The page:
A type of investment fraud in which investors are promised artificially high rates of return with little or no risk; original investors and the perpetrators of the fraud are paid off by funds from later investors, but there is little or no actual business activity that produces revenue. The scheme generates funds for previous investors so long as there is a consistent flow of funds from new investors. This gives the impression that the earlier investments drastically increased in value in a short period of time. The scheme inevitably collapses when too many investors deman
money and financial problems
Law about consumer financial problems
Allows divorcing spouses to agree to the terms of their divorce. The agreement generally can cover property division, spousal (maintenance) support, child custody and visitation arrangements, and any other issues relevant to the divorcing couple. However, the parties may not agree on child support. Child support is the right of the child and is regulated by the state.
If the court decides that the agreement is fair to all concerned parties, the agreement may be signed into an order of the court as a final judgment of divorce.
Intentional conduct that is wrongful or unlawful, especially by officials or public employees. Malfeasance is at a higher level of wrongdoing than nonfeasance (failure to act where there was a duty to act) or misfeasance (conduct that is lawful but inappropriate).
A crime involving writing a check on an account, Account A, with insufficient funds and depositing it in another account, Account B, and then writing a check on Account B and depositing it in Account A to cover the first check written on Account A. Kiting takes advantage of the time it takes banks to clear checks.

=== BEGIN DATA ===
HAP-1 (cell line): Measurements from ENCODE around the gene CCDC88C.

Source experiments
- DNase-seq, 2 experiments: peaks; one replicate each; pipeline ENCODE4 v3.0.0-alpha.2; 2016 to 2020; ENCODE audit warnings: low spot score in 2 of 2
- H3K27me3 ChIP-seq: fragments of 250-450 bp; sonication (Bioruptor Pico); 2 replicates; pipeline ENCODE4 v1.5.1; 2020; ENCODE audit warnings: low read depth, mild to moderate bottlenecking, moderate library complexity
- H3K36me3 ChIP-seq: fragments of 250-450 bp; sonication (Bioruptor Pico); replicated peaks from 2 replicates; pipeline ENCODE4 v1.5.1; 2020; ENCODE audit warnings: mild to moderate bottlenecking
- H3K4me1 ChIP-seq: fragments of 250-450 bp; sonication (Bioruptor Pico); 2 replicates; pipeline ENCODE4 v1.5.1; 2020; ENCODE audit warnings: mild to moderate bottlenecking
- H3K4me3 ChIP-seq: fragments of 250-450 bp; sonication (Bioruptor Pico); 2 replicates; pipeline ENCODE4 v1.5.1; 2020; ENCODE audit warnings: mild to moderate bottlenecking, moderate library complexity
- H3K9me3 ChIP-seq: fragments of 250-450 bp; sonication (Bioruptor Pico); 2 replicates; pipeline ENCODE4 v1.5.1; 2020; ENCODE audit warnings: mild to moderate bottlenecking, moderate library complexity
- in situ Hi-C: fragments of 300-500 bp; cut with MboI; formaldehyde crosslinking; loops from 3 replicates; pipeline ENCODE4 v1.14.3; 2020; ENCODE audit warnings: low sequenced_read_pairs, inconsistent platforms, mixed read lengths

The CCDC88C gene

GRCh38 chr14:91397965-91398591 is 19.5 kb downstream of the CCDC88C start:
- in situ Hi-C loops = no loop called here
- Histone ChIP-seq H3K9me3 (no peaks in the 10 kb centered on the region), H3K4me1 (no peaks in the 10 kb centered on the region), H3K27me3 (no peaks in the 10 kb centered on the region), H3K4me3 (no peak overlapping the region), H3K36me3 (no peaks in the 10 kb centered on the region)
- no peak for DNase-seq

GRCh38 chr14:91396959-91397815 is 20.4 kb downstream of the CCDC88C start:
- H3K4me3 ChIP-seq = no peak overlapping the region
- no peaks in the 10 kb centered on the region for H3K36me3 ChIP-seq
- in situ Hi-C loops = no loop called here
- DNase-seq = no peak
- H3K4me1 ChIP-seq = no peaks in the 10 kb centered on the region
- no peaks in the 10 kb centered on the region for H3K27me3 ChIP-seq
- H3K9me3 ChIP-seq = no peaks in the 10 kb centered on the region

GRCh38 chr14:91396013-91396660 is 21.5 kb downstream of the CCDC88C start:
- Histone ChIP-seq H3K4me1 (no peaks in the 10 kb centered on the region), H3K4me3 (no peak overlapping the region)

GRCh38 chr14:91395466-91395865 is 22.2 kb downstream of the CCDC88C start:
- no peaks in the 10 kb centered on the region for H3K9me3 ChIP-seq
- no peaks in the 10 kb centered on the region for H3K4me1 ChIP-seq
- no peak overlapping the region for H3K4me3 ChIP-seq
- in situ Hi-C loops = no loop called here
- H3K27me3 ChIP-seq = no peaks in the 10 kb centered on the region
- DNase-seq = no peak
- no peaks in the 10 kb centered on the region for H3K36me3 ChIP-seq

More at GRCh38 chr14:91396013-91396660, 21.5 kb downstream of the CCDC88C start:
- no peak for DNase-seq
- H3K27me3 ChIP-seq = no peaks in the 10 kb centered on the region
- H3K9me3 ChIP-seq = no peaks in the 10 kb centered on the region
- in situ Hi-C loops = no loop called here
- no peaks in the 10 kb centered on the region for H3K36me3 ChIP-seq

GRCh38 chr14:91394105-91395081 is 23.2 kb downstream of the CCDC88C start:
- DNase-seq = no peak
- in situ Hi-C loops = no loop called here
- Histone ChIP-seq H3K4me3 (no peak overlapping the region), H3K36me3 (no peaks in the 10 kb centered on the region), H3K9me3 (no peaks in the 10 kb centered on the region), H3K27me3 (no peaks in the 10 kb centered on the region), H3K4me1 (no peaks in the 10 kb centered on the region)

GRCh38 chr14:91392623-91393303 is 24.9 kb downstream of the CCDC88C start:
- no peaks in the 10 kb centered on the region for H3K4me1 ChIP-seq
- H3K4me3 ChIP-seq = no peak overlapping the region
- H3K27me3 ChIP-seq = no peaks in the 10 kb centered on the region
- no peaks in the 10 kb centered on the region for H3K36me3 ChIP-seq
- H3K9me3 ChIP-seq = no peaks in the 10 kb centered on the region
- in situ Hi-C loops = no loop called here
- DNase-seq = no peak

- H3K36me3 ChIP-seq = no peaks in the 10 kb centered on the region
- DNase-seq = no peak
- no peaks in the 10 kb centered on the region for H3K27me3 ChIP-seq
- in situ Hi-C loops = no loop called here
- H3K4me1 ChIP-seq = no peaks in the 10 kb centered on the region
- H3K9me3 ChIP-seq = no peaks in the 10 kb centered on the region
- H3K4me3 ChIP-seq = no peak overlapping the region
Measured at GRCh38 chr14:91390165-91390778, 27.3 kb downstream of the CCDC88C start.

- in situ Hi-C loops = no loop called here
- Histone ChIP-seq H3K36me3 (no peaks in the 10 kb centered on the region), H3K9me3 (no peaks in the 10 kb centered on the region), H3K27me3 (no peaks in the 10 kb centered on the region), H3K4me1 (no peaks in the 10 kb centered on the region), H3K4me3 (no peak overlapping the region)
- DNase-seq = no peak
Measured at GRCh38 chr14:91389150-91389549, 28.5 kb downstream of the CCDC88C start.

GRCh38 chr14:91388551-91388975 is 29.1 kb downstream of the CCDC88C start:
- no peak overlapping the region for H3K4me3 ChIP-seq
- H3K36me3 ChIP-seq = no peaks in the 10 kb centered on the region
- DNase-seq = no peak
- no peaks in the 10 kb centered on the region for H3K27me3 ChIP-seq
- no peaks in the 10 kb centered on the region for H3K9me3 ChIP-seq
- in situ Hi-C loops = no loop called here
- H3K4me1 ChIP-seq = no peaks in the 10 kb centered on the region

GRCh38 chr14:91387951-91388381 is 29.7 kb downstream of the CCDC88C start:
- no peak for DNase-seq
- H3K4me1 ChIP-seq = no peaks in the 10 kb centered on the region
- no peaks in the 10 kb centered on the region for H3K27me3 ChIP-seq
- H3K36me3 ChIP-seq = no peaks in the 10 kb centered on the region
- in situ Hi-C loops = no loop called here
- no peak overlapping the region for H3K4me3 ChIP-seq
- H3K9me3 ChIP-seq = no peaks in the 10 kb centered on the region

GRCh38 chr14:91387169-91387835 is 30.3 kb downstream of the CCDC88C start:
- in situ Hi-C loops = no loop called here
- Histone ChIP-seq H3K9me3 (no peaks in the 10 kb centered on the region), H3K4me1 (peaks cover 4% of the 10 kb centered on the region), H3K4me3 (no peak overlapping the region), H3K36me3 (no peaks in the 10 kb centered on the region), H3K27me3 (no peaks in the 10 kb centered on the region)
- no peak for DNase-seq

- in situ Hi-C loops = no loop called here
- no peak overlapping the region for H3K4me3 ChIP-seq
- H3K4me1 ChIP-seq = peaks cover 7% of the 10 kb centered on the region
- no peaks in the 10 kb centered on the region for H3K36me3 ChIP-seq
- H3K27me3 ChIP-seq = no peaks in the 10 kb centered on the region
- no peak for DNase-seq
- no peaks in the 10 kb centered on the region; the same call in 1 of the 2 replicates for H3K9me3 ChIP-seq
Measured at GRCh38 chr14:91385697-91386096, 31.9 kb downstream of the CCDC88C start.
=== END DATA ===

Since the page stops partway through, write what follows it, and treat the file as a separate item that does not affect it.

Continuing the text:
A tax-deferred retirement plan primarily for the self-employed. Also called H.R. 10 plan and self-employed retirement plan.
The New York Times (2007): "For Keogh Plans, a Technicality Could Crack a Nest Egg"
A business record of a customer's account which indicates the total amount owed by the client at any given time. The book account serves as a clear basis for bringing suit on a customer's failure to repay the debt.
A person appointed by the court to oversee a bankruptcy case. In a Chapter 7 case, the trustee's role is to gather the debtor's nonexempt property, sell it, and distribute the proceeds to creditors. In a Chapter 13 case, the trustee's role is to receive the debtor's monthly payments and distribute them to creditors. Businesses can file for Chapter 11 bankruptcy.
The way a bankruptcy case wends its way through the court system, from the time the bankruptcy petition is filed until the debtor receives a bankruptcy discharge.
A nonlawyer who helps debtors complete their bankruptcy paperwork for a fee. Bankruptcy petition preparers may not give legal advice or represent people in court; instead, they act as a typing service, completing the required bankruptcy forms as directed by the debtor who hires them.
Everything a debtor owns when filing for bankruptcy, except certain pensions and educational trusts.